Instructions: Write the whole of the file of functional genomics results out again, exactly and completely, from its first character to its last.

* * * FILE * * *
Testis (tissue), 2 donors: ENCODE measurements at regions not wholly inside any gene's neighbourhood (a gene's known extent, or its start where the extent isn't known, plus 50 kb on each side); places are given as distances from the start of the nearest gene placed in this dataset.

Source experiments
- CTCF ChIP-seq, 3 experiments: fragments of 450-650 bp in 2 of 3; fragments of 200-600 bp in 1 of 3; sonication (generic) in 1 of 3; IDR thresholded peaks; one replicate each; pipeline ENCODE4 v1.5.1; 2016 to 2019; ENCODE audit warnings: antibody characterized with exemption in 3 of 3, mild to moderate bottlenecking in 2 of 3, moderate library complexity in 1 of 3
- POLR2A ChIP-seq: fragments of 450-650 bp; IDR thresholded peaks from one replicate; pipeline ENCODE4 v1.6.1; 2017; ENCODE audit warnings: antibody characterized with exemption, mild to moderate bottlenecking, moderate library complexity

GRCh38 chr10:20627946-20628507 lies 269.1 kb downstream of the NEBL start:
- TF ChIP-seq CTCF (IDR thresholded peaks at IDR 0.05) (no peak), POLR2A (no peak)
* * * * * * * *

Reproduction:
Testis (tissue), 2 donors: ENCODE measurements at regions not wholly inside any gene's neighbourhood (a gene's known extent, or its start where the extent isn't known, plus 50 kb on each side); places are given as distances from the start of the nearest gene placed in this dataset.

Source experiments
- CTCF ChIP-seq, 3 experiments: fragments of 450-650 bp in 2 of 3; fragments of 200-600 bp in 1 of 3; sonication (generic) in 1 of 3; IDR thresholded peaks; one replicate each; pipeline ENCODE4 v1.5.1; 2016 to 2019; ENCODE audit warnings: antibody characterized with exemption in 3 of 3, mild to moderate bottlenecking in 2 of 3, moderate library complexity in 1 of 3
- POLR2A ChIP-seq: fragments of 450-650 bp; IDR thresholded peaks from one replicate; pipeline ENCODE4 v1.6.1; 2017; ENCODE audit warnings: antibody characterized with exemption, mild to moderate bottlenecking, moderate library complexity

GRCh38 chr10:20627946-20628507 lies 269.1 kb downstream of the NEBL start:
- TF ChIP-seq CTCF (IDR thresholded peaks at IDR 0.05) (no peak), POLR2A (no peak)